This year we have been focusing on building our nutrition resources, implementing nutrition nudges in our client choice pantries, and providing cooking demonstrations at partner agencies.  We have dietetic interns throughout the year who have been assisting in creating recipes that we provide on our website and for our agencies.

Many times, unique items are donated to the Foodbank or food pantries that people may not know how to utilize.  Having recipes available online and at our pantries can assist in moving those items off the shelves and encouraging folks to try new foods.  Since we do not have a team devoted specifically to nutrition at this time, cooking demonstrations are done depending on staff and intern availability.  Meeting people where they are at and showing them how to utilize item’s they are receiving is a great way to build self-efficacy and encourage healthy cooking for our clients.

We also host bi-monthly Food Safety Training for our agencies and partners here at the Foodbank.  This is an opportunity for them to renew their required food safety certification and learn how to safely handle the food they are distributing at their agencies.

 What are some of your favorite budget-friendly meals and snacks? Why are they good for you?

There are several go-to items that I love that are budget-friendly while still providing essential nutrients.  When shopping on a budget, my biggest tip for consumers is to plan-ahead.  Think about your meals and snacks for the week and try to find items that you can use in a variety of ways.  Below are a few of my favorite go-to budget friendly items:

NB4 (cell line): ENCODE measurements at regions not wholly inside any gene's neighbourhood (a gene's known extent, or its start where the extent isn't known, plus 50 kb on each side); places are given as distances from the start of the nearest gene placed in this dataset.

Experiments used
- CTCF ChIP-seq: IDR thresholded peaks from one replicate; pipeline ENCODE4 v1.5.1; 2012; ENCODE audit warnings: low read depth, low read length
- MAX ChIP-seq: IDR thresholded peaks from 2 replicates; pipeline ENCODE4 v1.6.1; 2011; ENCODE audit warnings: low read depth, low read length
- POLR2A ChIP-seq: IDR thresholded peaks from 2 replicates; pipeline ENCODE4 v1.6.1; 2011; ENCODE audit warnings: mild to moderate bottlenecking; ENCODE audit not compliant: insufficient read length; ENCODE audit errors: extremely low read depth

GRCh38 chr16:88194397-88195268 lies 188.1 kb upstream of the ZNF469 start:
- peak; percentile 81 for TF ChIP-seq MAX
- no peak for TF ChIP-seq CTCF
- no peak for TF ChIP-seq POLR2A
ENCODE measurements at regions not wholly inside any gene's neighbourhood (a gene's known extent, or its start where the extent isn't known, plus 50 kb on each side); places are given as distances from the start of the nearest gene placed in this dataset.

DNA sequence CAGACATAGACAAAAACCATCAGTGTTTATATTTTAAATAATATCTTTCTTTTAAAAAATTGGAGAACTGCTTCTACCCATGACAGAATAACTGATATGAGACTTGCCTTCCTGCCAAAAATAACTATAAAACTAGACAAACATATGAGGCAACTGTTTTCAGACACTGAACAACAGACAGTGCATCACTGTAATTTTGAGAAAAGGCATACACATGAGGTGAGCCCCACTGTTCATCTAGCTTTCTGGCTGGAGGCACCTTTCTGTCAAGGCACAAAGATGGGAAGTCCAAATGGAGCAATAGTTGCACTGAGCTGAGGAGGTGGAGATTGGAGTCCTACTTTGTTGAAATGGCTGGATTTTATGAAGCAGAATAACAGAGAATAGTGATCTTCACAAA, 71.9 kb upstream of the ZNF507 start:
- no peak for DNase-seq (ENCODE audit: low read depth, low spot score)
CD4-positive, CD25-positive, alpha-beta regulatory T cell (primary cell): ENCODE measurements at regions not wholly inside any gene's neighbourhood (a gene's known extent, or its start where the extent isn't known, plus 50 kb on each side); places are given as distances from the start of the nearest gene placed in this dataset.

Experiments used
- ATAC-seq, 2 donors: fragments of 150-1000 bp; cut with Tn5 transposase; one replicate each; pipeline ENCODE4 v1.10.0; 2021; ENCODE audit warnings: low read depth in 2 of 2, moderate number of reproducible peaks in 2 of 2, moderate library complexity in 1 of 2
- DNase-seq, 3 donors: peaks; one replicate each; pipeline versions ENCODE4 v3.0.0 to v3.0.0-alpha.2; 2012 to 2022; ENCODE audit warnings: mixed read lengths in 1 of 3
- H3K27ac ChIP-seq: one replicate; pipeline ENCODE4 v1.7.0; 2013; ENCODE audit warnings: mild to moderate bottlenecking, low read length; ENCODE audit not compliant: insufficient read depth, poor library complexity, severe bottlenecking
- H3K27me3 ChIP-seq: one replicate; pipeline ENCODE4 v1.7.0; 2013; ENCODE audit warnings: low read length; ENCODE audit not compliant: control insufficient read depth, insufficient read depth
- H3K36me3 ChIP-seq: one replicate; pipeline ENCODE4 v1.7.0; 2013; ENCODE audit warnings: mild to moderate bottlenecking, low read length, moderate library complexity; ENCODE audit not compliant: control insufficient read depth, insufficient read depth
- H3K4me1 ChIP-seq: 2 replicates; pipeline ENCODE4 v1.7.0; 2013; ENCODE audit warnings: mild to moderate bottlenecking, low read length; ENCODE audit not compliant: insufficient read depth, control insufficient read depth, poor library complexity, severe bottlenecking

Oats are cheap and easy to cook!  One canister of oats can stretch to make a lot of breakfasts in a household.  Families can mix it with milk or water and add canned/fresh fruit or nuts to make a nutritious and filling meal.  Overnight oats are also a great for meal prep if you are in a rush in the morning!

Brown Rice

In my opinion, instant brown rice is one of the best staples to have in anyone’s kitchen!  Cooking up a pot of instant brown rice and mixing it with beans and veggies is a quick and healthy meal that families can make using food pantry ingredients.


Food pantries usually have a variety of beans, and this can be an item that folks are often unsure on how to use.  Beans are incredibly versatile and can be used in soups, stir fries, salads, etc.  They’re filled with fiber and protein.  Look for lower sodium varieties, which are normally priced the same as their higher sodium counterparts.

Cans or Pouches of Fish

Cans and pouches of fish like tuna or salmon are items packed with protein and omega-3 fatty acids.  The pouches are especially nice since they’re lighter and more portable than cans – great for the homeless population that may be using the emergency food options or for people who are often on the go throughout the week.

 Nuts/Nut Butter

Nuts are rich in healthy fats and contain protein, and they are also calorie dense – this can be especially useful for children that may be struggling to meet their needs.  Consider different types if you find them on sale:  peanuts, almonds, pistachios, pecans, etc.  If they are unsalted, even better!

The Foodbank is proud to have Jenny as part of our team. Her knowledge and experience help the Foodbank and the people we serve. Happy National Dietitians Day!